Curt Davis

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Curt Davis
1931 Zeenut Curt Davis.jpg
Born: (1903-09-07)September 7, 1903
Greenfield, Missouri
Died: October 12, 1965(1965-10-12) (aged 62)
Covina, California
Batted: Right Threw: Right
MLB debut
April 21, 1934, for the Philadelphia Phillies
Last MLB appearance
April 28, 1946, for the Brooklyn Dodgers
MLB statistics
Win–loss record158–131
Earned run average3.42
Career highlights and awards

Curtis Benton Davis (September 7, 1903 – October 12, 1965) was a Major League Baseball pitcher. On October 2, 1933 he was drafted by the Philadelphia Phillies from the Pacific Coast League San Francisco Seals in the 1933 rule V draft. He played for the Phillies (1934–36), Chicago Cubs (1935–37), St. Louis Cardinals (1938–40), and Brooklyn Dodgers (1940–46). The right-hander was a native of Greenfield, Missouri.

Even though Davis did not pitch in the major leagues until he was 30, he still managed to have a 13-season National League career. He had quite a list of accomplishments, including winning 19 games as a rookie, 22 wins in 1939, eleven double-digit victory seasons, twice an NL All-Star, and pitching in the 1941 World Series. He had excellent control, leading the league in BB/9IP in 1938 and 1941, and finishing in the top ten in that category ten times.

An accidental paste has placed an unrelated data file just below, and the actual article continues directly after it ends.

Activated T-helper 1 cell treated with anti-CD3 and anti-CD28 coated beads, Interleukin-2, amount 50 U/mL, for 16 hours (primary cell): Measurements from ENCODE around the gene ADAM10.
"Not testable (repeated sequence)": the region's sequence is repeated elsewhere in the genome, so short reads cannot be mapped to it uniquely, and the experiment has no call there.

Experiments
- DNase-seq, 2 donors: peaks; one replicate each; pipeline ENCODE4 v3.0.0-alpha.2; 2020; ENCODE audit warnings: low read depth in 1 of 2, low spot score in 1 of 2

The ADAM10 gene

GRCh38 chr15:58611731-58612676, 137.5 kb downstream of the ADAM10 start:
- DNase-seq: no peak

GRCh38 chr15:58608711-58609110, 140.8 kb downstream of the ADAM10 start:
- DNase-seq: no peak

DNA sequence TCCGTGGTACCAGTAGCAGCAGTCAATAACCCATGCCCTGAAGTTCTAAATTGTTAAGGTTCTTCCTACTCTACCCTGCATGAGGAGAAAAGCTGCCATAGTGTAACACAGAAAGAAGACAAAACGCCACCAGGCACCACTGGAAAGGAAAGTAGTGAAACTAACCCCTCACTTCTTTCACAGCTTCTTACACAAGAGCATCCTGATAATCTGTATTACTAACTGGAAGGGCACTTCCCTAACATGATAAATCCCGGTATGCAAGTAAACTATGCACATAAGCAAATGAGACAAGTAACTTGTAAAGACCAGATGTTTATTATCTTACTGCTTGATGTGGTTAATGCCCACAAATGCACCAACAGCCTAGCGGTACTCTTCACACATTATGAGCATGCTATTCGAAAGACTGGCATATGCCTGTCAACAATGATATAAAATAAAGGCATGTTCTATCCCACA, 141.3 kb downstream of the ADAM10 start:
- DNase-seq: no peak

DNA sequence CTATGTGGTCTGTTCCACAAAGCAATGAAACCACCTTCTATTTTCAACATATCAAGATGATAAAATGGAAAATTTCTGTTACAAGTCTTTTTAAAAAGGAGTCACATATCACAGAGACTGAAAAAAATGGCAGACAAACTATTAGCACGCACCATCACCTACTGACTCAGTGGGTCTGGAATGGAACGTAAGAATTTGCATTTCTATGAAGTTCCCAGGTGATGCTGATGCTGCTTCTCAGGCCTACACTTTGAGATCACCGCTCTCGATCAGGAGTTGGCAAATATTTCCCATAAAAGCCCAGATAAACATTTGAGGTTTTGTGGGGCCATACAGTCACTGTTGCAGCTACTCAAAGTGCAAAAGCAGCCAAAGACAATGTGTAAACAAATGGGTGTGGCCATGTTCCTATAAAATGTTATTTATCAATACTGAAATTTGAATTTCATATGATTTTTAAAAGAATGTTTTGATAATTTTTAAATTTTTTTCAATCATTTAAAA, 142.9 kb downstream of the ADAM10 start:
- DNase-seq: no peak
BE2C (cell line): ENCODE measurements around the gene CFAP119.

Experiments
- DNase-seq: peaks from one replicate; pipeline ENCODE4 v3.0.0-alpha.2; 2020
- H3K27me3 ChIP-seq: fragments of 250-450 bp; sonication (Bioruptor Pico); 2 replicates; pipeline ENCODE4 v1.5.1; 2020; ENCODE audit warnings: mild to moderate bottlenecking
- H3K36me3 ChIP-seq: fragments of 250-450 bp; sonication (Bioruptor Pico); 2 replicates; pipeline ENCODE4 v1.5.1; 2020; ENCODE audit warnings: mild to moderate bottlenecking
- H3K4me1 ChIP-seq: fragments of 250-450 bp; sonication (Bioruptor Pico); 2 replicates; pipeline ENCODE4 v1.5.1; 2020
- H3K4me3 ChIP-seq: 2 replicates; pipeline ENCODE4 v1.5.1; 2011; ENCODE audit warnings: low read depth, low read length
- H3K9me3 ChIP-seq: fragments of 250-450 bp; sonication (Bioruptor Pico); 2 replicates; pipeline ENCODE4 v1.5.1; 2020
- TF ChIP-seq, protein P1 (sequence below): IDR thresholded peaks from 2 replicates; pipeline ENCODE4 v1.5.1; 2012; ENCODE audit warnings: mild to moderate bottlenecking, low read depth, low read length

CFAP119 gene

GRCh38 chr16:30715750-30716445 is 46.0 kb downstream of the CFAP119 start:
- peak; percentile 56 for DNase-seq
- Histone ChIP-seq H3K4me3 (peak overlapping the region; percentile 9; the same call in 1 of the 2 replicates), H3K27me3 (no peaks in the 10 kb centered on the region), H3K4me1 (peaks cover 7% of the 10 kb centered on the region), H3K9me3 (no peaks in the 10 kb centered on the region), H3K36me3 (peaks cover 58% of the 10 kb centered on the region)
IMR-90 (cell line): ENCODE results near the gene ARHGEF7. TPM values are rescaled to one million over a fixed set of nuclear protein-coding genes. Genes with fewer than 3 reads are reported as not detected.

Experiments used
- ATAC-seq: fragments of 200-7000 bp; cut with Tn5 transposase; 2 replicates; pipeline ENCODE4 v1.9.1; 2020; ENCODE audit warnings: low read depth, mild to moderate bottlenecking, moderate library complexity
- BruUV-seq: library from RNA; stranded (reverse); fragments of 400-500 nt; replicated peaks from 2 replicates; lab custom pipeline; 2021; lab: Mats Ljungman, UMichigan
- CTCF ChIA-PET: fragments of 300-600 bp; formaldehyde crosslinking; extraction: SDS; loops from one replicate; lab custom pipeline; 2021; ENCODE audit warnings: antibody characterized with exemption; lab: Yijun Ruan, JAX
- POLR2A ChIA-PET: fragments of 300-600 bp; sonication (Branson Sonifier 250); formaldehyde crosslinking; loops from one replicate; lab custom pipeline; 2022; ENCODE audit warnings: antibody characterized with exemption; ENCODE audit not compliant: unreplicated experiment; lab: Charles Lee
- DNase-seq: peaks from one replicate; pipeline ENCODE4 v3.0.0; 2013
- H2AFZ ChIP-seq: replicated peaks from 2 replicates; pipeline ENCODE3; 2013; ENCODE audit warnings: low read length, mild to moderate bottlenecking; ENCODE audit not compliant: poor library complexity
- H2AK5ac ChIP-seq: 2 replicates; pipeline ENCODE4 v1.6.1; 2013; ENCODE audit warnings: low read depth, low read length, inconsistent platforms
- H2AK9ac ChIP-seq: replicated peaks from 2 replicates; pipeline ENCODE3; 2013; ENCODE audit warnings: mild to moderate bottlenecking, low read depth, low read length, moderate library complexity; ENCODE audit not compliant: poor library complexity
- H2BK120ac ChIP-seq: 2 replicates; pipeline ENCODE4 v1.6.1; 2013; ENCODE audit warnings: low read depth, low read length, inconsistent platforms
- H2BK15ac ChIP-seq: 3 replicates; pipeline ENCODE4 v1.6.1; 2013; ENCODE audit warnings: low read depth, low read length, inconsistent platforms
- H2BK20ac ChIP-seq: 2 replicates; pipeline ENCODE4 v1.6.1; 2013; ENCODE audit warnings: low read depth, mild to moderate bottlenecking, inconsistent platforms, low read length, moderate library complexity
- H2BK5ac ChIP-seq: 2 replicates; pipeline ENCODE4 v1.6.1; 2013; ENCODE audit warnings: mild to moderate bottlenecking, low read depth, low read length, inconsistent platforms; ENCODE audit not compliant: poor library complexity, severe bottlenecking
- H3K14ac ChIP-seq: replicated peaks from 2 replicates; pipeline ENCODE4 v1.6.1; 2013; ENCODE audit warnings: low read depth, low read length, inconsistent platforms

Other top ten rankings for Davis include wins (4 times), winning percentage (4 times), ERA (4 times), H/9IP (3 times), WHIP (5 times), shutouts (5 times), saves (5 times), games finished (1 time), and oldest player (5 times).

Career totals for 429 games pitched include a 158–131 record, 281 games started, 141 complete games, 24 shutouts, 111 games finished, 33 saves, and an ERA of 3.42 in 2325 innings pitched.

Davis had a .203 career batting average (165-813) with 70 runs, 11 home runs and 81 RBI. He hit .300 (12-40) with the Cubs in 1937 and .381 (40-105) with 17 RBI with the Cardinals in 1939.

After pitching one game in the 1946 season (April 28), he was released by Brooklyn three days later.

Davis died at the age of 62 in Covina, California.


  • Davis was one of the Cubs players involved in the 1938 trade which brought Dizzy Dean over from the Cardinals.
  • His nickname was "Coonskin."

External links[edit]

Sporting positions
Preceded by
Whit Wyatt
Brooklyn Dodgers Opening Day
Starting pitcher

Succeeded by
Ed Head
Preceded by
Hal Gregg
Brooklyn Dodgers Opening Day
Starting pitcher

Succeeded by
Hal Gregg